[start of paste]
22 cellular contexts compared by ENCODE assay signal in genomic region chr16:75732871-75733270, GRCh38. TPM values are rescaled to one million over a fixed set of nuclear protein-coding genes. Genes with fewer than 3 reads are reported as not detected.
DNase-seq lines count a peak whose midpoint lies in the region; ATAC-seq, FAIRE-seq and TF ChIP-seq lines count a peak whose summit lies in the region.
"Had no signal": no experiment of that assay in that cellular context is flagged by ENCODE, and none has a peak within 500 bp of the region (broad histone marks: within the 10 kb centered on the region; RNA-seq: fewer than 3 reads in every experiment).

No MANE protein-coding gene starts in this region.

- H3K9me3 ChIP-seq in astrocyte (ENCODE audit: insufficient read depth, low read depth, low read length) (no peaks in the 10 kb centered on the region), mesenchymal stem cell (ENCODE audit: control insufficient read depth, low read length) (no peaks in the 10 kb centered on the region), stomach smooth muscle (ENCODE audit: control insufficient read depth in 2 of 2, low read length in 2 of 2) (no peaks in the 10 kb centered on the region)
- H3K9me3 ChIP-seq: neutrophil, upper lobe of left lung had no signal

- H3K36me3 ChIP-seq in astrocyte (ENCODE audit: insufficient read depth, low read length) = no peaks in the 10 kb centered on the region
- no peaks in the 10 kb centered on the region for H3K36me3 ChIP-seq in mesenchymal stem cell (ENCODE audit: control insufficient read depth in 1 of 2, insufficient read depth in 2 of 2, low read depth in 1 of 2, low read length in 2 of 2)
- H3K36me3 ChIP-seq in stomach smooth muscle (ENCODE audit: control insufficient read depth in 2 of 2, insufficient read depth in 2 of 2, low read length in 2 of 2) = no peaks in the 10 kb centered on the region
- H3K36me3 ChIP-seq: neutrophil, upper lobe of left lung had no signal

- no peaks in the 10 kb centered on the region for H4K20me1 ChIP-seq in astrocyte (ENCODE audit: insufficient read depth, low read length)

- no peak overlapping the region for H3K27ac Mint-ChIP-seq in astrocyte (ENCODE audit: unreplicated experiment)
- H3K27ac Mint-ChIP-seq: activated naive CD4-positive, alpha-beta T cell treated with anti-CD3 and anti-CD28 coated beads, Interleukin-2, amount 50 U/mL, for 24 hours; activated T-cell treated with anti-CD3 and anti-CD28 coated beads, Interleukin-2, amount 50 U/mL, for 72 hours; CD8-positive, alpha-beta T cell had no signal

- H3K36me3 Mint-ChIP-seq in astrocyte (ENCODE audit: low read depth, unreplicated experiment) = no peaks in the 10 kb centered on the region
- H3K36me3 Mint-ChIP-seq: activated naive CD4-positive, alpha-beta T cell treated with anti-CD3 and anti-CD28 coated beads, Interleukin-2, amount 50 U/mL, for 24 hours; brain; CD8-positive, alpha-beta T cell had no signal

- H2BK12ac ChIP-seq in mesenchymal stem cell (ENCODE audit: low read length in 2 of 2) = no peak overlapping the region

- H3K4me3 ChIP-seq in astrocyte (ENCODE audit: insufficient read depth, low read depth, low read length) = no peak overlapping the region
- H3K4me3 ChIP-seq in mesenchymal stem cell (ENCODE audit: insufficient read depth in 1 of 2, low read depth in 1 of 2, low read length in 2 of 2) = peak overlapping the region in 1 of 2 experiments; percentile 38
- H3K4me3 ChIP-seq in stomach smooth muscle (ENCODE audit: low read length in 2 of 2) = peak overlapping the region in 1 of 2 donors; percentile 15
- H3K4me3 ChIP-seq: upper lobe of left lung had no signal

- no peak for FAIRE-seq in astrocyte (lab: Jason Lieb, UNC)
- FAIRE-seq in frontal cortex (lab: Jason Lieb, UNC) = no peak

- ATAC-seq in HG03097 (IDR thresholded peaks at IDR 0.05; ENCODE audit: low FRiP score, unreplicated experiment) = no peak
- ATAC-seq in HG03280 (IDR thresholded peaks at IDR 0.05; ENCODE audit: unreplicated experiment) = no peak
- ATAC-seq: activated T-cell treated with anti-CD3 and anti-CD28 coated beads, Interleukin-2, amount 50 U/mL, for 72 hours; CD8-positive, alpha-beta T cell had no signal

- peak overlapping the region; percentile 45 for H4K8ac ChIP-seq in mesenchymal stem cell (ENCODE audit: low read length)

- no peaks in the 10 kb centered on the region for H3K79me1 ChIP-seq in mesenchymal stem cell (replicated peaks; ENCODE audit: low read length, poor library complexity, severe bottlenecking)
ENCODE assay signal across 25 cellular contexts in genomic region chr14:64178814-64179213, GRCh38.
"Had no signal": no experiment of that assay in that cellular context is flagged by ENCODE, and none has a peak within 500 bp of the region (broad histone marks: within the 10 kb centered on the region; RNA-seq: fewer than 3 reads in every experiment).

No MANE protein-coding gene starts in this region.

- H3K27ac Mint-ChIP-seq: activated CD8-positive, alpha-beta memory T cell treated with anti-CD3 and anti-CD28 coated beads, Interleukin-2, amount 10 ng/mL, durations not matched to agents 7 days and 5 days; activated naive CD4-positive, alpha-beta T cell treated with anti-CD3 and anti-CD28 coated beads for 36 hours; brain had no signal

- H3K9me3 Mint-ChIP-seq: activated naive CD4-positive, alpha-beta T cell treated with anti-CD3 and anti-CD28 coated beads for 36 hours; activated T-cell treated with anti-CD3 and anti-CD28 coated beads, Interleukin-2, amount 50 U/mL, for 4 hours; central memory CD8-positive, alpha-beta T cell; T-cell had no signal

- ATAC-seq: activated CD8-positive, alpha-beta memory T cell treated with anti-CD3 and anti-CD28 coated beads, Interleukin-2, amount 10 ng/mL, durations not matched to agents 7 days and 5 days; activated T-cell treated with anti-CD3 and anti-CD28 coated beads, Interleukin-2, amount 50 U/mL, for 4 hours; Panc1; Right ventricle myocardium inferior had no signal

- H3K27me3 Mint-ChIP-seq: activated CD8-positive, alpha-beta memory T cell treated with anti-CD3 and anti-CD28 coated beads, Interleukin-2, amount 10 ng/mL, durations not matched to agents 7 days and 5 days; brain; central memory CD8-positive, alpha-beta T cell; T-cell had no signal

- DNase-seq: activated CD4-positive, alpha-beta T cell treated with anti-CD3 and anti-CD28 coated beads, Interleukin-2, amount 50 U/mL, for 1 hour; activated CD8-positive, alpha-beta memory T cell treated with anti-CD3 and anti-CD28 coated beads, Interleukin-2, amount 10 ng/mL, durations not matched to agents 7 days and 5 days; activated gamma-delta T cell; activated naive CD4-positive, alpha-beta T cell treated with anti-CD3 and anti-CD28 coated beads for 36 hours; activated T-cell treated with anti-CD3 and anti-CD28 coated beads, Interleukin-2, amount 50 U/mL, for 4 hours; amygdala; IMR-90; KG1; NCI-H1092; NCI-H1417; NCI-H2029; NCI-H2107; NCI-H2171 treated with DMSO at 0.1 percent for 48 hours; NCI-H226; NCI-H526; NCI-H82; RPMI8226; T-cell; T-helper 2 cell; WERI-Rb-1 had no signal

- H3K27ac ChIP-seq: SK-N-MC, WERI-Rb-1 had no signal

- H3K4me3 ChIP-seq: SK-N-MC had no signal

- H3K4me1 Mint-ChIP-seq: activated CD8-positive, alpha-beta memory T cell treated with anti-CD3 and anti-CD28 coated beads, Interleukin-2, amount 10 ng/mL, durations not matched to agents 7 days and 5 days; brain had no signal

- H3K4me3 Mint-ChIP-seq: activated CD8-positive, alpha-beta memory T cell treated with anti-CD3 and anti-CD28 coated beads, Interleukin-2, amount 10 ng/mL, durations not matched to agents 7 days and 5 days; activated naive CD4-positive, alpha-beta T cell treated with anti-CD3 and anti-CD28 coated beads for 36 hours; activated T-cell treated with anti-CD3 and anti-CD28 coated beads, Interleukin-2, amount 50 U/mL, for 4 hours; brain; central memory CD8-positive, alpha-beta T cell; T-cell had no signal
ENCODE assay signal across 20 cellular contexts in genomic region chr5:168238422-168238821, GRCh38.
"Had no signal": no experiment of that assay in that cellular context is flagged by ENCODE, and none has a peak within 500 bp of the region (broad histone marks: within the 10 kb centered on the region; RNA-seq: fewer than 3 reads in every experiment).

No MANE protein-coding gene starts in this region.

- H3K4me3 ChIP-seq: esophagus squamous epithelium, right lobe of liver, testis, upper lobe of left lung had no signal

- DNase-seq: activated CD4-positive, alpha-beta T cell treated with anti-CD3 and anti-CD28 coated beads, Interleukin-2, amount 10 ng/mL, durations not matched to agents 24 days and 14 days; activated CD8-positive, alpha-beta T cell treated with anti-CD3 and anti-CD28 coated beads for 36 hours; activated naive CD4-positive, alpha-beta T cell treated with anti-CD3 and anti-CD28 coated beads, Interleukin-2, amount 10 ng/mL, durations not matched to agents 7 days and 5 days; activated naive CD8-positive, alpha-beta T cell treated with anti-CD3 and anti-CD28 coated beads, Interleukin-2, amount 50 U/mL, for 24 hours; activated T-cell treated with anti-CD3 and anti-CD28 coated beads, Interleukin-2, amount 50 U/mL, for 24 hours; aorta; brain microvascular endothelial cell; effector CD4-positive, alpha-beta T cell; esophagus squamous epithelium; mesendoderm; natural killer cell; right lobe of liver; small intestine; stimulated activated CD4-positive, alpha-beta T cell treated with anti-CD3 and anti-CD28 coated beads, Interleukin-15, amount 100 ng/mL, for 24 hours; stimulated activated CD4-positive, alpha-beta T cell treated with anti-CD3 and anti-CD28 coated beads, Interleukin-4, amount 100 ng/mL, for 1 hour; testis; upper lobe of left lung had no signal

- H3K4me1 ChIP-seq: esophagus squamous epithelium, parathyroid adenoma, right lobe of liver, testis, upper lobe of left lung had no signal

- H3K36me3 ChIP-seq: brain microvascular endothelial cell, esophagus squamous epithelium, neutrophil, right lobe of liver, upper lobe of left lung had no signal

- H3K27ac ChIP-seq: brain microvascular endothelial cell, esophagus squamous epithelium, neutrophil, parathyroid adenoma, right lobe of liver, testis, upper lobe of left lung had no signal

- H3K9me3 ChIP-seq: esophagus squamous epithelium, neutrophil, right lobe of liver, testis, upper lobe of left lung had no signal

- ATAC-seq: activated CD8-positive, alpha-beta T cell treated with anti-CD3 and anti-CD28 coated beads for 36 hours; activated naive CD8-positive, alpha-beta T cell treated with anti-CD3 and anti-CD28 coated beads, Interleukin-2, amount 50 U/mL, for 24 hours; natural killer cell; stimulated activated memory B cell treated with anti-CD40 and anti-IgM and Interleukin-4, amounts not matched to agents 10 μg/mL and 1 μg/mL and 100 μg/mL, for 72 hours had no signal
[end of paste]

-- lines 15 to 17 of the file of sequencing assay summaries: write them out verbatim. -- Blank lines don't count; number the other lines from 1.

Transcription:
- H3K36me3 Mint-ChIP-seq: activated naive CD4-positive, alpha-beta T cell treated with anti-CD3 and anti-CD28 coated beads, Interleukin-2, amount 50 U/mL, for 24 hours; brain; CD8-positive, alpha-beta T cell had no signal

- H2BK12ac ChIP-seq in mesenchymal stem cell (ENCODE audit: low read length in 2 of 2) = no peak overlapping the region

- H3K4me3 ChIP-seq in astrocyte (ENCODE audit: insufficient read depth, low read depth, low read length) = no peak overlapping the region